1968 $0.45 first 1/6 mi. $0.10 per 1/3 mi. $0.10 per 2 min.
1971 $0.60 first 1/5 mi. $0.10 per 1/5 mi. $0.10 per 72 sec.
1974 $0.65 first 1/6 mi. $0.10 per 1/6 mi. $0.10 per 1 min.
1977 $0.75 first 1/7 mi. $0.10 per 1/7 mi. $0.10 per 1 min.
1979 $0.90 first 1/7 mi. $0.10 per 1/7 mi. $0.10 per 1 min.
1980 $1.00 first 1/9 mi. $0.10 per 1/9 mi. $0.10 per 45 sec.
1984 $1.10 first 1/9 mi. $0.10 per 1/9 mi. $0.10 per 45 sec.
1987 $1.15 first 1/8 mi. $0.15 per 1/8 mi. $0.15 per 1 min.
1990 $1.50 first 1/5 mi. $0.25 per 1/5 mi. $0.25 per 75 sec.
1996 $2.00 first 1/5 mi. $0.30 per 1/5 mi. $0.30 per 90 sec.
2004 $2.50 first 1/5 mi. $0.40 per 1/5 mi. $0.40 per 2 min.
2006 $2.50 first 1/5 mi. $0.40 per 1/5 mi. $0.40 per 1 min.
2012 $2.50 first 1/5 mi. $0.50 per 1/5 mi. $0.50 per 1 min.

That’s a lot of fractions, and hard ones, like a seventh.

The TLC, in announcing the hike, put a fixed value on it: 17%. They arrived at this by figuring out what the cost of the average trip in now and then guessing what the average trip will be post-increase. But we would like to be a little more concrete about this, so we calculated the fare that would presumably be charged for a hypothetical taxi trip. Say you are a tourist (surely you are, somewhere.) You arrive via Amtrak because you are terrified of flying (surely you are, sometimes). It’s 5:30p.m., which means that there’s just enough time to visit the number-one tourist destination of NYC, Ground Zero, real quick before you trundle yourself off to Bubba Gump’s for a light shrimp repast. Taxi!

As the cab drives, first up to 34th Street with Macy’s dead ahead, then a quick right down Seventh Avenue which becomes Varick which dumps out onto West Broadway and then stops right where Vesey Street used to be (T-shirt central!), it is three and four-tenths of a mile. And remember it’s rush hour, so let’s say that there are four minutes and thirty seconds of waiting time. Now obviously it wasn’t Ground Zero before 2001, not to mention that it wasn’t even the World Trade Center before 1973, but we skip lightly over such inconsistencies of history. Below is the fare for each applicable year.

1948: $0.90
1952: $1.20
1964: $1.30
1968: $1.55
1971: $2.50
1974: $2.95
1977: $3.35
1979: $3.50
1980: $4.50
1984: $4.60
1987: $5.65
1990: $6.25
1996: $7.70
2004: $9.70
2006: $11.50
2012: $13.60

And now, thanks to our friends at the Bureau of Labor Statistics, below is the fare for each year, expressed in 2012 dollars:

1948: $8.58
1952: $10.41
1964: $9.64
1968: $10.24
1971: $14.19
1974: $13.75
1977: $12.70
1979: $11.08
1980: $12.55
1984: $10.17
1987: $11.43
1990: $11.58
1996: $11.28
2004: $13.02
2006: $13.11
2012: $13.60

Where does that leave us? There’s an interesting little bump in cost from the recession of the early 70s, and clearly the TLC decided that it needed to look busy during the Carter Administration (and the energy crisis that swallowed up said administration), nudging the fare up a bit nearly yearly.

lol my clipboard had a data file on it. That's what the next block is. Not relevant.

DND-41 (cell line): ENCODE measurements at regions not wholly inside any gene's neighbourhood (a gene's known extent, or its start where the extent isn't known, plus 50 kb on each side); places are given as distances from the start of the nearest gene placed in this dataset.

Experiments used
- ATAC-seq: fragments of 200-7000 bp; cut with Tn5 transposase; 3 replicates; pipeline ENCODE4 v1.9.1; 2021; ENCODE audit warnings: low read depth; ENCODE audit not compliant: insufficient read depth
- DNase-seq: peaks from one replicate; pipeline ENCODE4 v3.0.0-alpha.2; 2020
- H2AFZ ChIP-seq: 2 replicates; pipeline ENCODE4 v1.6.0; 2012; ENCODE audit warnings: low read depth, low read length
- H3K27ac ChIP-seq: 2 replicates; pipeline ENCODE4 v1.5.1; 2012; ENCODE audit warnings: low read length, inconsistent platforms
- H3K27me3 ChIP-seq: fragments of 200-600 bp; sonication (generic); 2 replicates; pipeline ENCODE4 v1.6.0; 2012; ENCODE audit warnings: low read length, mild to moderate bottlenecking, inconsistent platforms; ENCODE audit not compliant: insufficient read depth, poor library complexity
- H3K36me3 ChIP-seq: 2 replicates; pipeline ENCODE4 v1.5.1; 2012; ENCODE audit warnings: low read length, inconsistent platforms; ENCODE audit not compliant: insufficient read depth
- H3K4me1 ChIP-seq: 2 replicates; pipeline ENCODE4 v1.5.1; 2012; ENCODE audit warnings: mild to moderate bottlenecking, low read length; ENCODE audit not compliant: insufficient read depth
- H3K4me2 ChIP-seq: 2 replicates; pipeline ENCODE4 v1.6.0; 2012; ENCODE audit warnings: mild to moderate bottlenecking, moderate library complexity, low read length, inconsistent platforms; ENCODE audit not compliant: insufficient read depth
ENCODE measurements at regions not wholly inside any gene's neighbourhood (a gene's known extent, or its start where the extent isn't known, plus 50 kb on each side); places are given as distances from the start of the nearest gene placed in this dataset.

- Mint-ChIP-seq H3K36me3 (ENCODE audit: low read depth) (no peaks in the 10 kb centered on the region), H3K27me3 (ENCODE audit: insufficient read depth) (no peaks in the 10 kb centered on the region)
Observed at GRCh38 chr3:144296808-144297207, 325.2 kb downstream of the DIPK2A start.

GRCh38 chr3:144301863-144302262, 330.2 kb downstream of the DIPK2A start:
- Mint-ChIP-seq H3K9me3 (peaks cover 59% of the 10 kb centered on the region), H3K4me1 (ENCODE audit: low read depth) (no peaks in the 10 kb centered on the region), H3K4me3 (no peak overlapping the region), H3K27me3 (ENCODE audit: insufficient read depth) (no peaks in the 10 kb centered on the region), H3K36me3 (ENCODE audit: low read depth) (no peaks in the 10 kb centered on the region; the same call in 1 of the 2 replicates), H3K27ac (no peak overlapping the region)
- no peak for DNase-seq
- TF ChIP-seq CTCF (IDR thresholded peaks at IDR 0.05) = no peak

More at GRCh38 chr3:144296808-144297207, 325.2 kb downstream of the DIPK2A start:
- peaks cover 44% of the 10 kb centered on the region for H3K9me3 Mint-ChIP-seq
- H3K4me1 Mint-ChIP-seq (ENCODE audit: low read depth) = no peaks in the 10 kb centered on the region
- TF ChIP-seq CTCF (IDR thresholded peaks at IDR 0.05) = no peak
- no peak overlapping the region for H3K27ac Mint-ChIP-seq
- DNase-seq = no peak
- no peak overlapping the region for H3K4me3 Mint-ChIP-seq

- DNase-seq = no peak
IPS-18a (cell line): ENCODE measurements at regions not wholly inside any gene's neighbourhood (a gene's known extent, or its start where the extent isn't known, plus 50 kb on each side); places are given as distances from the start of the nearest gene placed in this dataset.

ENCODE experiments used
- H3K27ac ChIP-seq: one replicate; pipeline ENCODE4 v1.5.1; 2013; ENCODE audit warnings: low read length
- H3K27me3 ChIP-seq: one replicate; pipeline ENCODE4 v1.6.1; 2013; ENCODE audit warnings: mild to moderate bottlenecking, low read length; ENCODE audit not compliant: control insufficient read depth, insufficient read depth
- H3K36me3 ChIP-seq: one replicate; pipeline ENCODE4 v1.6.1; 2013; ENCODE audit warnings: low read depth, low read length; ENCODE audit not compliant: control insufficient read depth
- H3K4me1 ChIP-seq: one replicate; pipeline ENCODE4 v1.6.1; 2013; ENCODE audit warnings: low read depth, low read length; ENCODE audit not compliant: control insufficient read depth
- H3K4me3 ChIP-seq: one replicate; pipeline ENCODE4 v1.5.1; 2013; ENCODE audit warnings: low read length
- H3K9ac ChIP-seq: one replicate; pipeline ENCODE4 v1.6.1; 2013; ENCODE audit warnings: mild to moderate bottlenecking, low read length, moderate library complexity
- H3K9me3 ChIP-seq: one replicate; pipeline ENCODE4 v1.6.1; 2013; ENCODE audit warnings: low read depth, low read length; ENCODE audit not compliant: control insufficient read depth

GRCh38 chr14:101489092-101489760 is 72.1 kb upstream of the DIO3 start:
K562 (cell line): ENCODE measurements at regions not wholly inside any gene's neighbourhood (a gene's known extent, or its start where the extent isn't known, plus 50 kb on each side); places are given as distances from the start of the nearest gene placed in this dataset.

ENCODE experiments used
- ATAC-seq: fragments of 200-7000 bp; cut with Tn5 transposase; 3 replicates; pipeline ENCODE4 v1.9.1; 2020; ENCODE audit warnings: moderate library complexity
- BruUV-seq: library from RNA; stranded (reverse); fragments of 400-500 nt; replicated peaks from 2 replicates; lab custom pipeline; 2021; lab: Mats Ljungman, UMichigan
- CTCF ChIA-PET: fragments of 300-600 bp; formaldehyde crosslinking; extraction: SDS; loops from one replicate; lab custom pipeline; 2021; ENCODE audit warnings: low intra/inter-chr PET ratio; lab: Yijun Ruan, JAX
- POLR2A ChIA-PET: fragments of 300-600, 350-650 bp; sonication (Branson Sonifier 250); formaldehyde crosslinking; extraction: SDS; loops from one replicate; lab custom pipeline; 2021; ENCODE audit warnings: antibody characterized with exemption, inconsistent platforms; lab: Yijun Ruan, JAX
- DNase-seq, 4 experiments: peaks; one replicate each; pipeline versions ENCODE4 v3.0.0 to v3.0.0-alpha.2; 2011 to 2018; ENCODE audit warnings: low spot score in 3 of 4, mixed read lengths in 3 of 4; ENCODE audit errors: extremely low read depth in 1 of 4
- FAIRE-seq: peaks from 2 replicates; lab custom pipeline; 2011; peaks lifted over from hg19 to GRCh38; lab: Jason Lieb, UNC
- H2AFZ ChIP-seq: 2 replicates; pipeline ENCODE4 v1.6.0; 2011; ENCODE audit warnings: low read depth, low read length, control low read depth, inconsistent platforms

Also, the expense seems to have plateaued at near-historical highs in the past ten years (maybe due to the one dollar surcharge for using a cab between 4 and 8 p.m. instituted in 2004, and a fifty cent per trip New York State tax surcharge passed in 2010). It doesn’t look like an enormous deviation over time, because the difference between eight bucks and thirteen bucks is about the same as that of the difference between a mid-level cocktail/burger and a high-end cocktail/burger, which, as we all know, taste about the same. However, remember the little math we were taught, from then to now it’s an increase of more than fifty percent, and an increase in actual, adjusted cost. And this leads us to say that, yes, taxicabs in NTC are decidedly more expensive than they used to be.

Maybe it’s not such a bad thing. Included in the regulations passed by the TLC last week are a provision that the lease-cap, the limit on the medallion lease garages and agents charge lessee drivers, can not be raised to correspond with the fare raise, so the raise is actually going to the drivers, and there’s another provision establishing a modest health and disability fund for the drivers, paid for by garages and agents. So maybe it costs a couple bucks more to get from the Met to Turtle Bay. At least after six years there’s a leg up for the hacks of New York (by which we mean taxi drivers and not, well, that other kind of hack).

Previously: Martinis and Steak Dinners

Brent Cox is all over the Internet. Photo by Atif-US photography.